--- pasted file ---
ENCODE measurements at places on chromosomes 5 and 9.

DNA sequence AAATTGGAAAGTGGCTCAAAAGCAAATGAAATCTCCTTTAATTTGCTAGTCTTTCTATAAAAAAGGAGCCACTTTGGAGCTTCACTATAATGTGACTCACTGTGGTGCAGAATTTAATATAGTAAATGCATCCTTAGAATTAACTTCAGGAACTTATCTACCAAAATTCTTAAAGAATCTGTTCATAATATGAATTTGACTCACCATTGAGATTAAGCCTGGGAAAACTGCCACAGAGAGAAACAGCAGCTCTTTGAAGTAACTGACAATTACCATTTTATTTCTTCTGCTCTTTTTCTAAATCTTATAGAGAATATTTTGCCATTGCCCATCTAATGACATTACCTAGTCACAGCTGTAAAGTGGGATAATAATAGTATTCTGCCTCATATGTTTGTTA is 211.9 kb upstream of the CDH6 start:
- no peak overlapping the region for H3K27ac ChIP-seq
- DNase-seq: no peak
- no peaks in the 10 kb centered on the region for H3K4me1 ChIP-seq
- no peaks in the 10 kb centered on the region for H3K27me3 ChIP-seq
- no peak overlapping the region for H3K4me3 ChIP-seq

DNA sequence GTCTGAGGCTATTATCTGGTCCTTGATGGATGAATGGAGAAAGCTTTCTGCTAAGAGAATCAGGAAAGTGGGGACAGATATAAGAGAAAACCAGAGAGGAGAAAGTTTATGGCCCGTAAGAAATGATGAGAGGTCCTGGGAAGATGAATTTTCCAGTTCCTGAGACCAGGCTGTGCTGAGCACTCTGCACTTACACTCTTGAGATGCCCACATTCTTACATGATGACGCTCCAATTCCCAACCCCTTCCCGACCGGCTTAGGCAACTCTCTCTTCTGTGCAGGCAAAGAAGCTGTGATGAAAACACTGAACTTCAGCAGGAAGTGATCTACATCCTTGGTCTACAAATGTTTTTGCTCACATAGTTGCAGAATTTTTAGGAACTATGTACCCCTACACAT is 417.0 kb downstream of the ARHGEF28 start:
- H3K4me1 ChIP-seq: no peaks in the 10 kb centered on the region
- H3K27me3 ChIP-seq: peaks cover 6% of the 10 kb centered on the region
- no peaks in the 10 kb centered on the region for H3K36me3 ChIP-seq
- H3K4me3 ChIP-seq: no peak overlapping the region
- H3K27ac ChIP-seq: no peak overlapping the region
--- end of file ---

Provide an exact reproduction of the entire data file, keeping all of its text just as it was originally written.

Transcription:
ENCODE measurements at places on chromosomes 5 and 9.

DNA sequence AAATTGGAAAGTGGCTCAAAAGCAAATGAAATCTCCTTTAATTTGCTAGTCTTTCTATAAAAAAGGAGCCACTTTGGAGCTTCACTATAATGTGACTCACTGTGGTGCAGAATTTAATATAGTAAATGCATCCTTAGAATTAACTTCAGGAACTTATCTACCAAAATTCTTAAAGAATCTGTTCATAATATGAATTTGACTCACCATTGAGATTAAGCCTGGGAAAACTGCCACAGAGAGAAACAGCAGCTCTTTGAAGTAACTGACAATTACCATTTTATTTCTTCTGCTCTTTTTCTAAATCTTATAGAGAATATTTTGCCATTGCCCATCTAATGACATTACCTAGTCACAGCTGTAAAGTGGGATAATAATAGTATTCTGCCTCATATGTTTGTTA is 211.9 kb upstream of the CDH6 start:
- no peak overlapping the region for H3K27ac ChIP-seq
- DNase-seq: no peak
- no peaks in the 10 kb centered on the region for H3K4me1 ChIP-seq
- no peaks in the 10 kb centered on the region for H3K27me3 ChIP-seq
- no peak overlapping the region for H3K4me3 ChIP-seq

DNA sequence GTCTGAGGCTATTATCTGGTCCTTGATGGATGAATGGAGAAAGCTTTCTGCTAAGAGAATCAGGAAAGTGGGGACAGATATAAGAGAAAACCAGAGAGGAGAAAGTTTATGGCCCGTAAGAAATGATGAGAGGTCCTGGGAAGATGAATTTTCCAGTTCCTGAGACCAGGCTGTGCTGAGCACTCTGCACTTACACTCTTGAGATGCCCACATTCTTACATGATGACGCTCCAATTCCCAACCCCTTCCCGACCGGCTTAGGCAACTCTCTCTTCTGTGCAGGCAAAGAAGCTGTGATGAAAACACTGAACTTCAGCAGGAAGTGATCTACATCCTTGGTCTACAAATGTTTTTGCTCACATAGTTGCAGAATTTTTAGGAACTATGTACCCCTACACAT is 417.0 kb downstream of the ARHGEF28 start:
- H3K4me1 ChIP-seq: no peaks in the 10 kb centered on the region
- H3K27me3 ChIP-seq: peaks cover 6% of the 10 kb centered on the region
- no peaks in the 10 kb centered on the region for H3K36me3 ChIP-seq
- H3K4me3 ChIP-seq: no peak overlapping the region
- H3K27ac ChIP-seq: no peak overlapping the region